“Doubtlessly nothing in this world is more purifying than this knowledge and your heart will realize it spontaneously when you have attained the perfection on the way of action.”
Nothing in this world purifies as knowledge does. And this knowledge will be manifest to the doer alone, not to anyone else, when his practice of yog has reached maturity, not at its inception, not in the middle, not externally but within his heart – within his Self. What is the required ability for this knowledge? In the words of the Yogeshwar: [Bhagvadgeeta 4-38]
“The worshipper of true faith who has subdued his senses attains to this knowledge and at the very moment (of attainment) he is rewarded with the benediction of supreme peace.”
For realization of God one needs to possess faith, determination, and restraint of the senses. If there is no intensely felt curiosity for the knowledge of God, even taking refuge in a seer will not bring it. Also mere faith is not enough. The worshipper’s effort may be feeble. Therefore, the determination to proceed resolutely along the prescribed way is a necessity. Along with this it is also necessary to restrain the senses. Realization of the Supreme God will not come easily to one who is not free from desire. So only a man who has faith, enthusiasm for action, and restraint of the senses can have this knowledge. And the very moment this knowledge dawns upon him, he is blessed with the ultimate peace, because after this there is nothing more left to strive for. After this he will never know anything other than peace. [Bhagvadgeeta 4-40]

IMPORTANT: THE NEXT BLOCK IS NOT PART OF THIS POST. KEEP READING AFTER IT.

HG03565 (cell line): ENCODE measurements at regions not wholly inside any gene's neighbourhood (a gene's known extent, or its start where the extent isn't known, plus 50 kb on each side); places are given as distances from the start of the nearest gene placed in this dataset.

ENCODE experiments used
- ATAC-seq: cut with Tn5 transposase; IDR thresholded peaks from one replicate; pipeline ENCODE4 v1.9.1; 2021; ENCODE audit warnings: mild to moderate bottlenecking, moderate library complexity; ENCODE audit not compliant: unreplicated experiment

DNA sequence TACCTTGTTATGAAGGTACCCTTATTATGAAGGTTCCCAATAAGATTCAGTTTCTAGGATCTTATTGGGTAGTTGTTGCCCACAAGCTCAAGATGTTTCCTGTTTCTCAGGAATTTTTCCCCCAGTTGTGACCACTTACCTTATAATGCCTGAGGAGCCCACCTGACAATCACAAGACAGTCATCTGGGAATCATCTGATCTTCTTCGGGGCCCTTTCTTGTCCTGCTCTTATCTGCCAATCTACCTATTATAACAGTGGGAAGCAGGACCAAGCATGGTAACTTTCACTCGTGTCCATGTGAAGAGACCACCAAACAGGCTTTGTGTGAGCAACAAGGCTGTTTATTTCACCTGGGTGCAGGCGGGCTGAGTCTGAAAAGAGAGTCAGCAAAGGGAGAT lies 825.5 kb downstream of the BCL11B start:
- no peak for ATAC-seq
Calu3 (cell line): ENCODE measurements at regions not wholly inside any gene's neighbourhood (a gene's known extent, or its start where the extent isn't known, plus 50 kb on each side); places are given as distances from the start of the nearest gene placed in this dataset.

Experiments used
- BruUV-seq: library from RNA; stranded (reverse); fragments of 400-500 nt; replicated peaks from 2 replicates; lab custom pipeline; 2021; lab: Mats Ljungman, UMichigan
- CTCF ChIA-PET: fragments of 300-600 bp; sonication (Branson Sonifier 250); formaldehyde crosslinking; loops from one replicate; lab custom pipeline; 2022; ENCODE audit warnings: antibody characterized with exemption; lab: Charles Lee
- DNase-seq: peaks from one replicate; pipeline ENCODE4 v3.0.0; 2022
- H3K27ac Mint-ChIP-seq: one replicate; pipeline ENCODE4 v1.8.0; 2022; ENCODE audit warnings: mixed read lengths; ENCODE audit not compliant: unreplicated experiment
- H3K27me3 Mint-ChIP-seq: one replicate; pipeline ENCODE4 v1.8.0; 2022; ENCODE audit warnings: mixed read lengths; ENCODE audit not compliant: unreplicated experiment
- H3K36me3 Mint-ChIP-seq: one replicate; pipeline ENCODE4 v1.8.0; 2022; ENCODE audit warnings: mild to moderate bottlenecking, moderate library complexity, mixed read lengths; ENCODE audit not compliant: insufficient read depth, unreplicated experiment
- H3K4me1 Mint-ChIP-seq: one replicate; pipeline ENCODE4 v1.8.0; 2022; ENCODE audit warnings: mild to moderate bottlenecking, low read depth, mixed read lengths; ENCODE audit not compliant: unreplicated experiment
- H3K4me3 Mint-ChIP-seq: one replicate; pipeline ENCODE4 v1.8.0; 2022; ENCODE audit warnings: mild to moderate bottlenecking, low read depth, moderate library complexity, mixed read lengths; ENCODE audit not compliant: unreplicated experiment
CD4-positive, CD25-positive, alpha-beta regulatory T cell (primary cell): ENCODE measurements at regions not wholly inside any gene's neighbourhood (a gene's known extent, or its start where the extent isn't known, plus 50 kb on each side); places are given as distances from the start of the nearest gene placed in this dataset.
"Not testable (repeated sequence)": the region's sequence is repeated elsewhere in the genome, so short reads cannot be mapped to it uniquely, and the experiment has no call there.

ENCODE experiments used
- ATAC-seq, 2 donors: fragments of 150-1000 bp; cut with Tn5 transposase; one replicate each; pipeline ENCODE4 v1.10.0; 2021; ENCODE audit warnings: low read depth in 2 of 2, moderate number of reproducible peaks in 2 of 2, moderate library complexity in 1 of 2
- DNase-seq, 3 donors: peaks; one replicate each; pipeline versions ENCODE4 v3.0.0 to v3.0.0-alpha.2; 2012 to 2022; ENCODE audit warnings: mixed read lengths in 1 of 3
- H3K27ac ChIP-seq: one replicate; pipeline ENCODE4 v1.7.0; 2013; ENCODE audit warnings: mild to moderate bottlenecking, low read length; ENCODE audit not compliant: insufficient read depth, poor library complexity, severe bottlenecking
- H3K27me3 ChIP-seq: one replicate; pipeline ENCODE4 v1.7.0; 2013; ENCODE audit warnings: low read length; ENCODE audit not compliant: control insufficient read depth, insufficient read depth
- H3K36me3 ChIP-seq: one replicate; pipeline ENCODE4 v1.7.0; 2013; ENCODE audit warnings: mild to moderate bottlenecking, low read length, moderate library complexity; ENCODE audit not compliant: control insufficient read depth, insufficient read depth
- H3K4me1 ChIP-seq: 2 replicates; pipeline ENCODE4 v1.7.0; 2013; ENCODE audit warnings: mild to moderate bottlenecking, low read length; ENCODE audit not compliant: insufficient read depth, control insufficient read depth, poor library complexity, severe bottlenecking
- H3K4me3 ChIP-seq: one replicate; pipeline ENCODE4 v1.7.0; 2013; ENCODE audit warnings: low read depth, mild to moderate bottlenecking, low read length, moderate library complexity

“I salute the Guru, who with the instrument of knowledge opens my eyes which had become blind for want of knowledge.”
“It is easy to teach or instruct a person who is totally ignorant and easier to teach a person who is well-versed and wise, but it is impossible to convince a person who has only half-baked knowledge and is egoistic and even ‘Brahma’ would be unable to please him.”
This is hundred percent true. A person who has secured knowledge from the Guru acquires the capacity to distinguish what is right and what is wrong. A person who, however, understands right as wrong and wrong as right, it is difficult to convince him. Such people are many now-a-days. For example, there are many people who misunderstand ‘Dharma’, which is for universal good and regarded as such from times immemorial in Bharat, as communal, by worst communal minded persons who practice communalism not only in elections but also in many of their activities whether in power or not in power. Such persons are regarded as secular. Those who practice religious fanaticism and appeal for votes on the basis of religion and/or castes do not understand the universality of Dharma and its utility for peace and happiness. Such people are really blind from the point of knowledge and unless and until knowledge is imparted to them, they remain as such. They do not listen to any good advice. The quality and character of such persons is explained in the above Slokas.